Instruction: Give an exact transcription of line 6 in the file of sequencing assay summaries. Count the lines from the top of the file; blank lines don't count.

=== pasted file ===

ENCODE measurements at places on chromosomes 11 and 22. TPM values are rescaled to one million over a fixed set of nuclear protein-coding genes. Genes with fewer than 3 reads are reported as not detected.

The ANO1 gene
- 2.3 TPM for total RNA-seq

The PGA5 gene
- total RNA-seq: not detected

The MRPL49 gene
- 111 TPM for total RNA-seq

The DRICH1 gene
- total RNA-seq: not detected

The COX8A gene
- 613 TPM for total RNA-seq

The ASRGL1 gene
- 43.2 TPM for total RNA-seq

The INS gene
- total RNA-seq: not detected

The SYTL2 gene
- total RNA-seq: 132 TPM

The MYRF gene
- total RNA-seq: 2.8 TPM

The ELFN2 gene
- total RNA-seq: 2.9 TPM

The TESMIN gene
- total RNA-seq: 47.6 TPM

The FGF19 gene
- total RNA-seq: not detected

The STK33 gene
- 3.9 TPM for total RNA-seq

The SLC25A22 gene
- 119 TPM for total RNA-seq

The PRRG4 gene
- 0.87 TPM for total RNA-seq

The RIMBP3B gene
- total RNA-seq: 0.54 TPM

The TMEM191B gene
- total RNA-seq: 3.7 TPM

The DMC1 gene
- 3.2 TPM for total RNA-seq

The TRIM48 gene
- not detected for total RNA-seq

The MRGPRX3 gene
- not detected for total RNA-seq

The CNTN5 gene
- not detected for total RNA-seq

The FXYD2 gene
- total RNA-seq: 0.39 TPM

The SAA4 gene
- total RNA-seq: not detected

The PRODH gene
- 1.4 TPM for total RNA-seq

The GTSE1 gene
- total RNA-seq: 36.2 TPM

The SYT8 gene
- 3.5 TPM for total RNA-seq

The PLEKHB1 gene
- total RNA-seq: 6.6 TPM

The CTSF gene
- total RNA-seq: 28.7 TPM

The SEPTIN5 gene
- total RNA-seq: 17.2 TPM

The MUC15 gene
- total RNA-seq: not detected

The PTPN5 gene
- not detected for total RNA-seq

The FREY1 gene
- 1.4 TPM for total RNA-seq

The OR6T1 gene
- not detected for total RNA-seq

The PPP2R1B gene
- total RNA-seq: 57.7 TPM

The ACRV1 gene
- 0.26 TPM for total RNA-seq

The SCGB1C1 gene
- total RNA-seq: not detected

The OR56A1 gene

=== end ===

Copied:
The MRPL49 gene